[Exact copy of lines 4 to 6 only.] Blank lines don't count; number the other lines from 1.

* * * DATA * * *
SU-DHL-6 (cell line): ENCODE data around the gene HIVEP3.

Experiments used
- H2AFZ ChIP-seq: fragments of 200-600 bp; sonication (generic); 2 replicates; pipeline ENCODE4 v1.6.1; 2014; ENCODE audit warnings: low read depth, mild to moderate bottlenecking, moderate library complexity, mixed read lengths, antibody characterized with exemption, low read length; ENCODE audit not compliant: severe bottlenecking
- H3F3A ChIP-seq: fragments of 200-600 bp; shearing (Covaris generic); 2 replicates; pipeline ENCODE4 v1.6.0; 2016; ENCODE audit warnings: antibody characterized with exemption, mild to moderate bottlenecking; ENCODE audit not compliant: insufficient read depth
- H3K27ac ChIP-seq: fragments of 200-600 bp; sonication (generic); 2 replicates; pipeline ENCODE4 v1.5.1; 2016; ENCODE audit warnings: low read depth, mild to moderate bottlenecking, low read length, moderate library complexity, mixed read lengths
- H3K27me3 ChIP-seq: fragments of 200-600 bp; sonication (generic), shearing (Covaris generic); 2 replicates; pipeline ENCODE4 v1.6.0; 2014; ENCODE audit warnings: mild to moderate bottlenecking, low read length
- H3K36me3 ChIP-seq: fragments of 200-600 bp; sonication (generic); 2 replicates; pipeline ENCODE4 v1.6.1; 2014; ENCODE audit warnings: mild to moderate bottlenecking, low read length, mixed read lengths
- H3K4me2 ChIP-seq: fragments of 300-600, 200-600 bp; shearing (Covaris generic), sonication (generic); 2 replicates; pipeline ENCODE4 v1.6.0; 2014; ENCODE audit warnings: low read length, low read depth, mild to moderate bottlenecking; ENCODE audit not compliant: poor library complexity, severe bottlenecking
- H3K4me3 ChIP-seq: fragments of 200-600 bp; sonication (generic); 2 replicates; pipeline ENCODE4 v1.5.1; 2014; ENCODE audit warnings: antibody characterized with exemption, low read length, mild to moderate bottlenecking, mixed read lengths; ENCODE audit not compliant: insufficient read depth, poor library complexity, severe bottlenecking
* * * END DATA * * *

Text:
- H3F3A ChIP-seq: fragments of 200-600 bp; shearing (Covaris generic); 2 replicates; pipeline ENCODE4 v1.6.0; 2016; ENCODE audit warnings: antibody characterized with exemption, mild to moderate bottlenecking; ENCODE audit not compliant: insufficient read depth
- H3K27ac ChIP-seq: fragments of 200-600 bp; sonication (generic); 2 replicates; pipeline ENCODE4 v1.5.1; 2016; ENCODE audit warnings: low read depth, mild to moderate bottlenecking, low read length, moderate library complexity, mixed read lengths
- H3K27me3 ChIP-seq: fragments of 200-600 bp; sonication (generic), shearing (Covaris generic); 2 replicates; pipeline ENCODE4 v1.6.0; 2014; ENCODE audit warnings: mild to moderate bottlenecking, low read length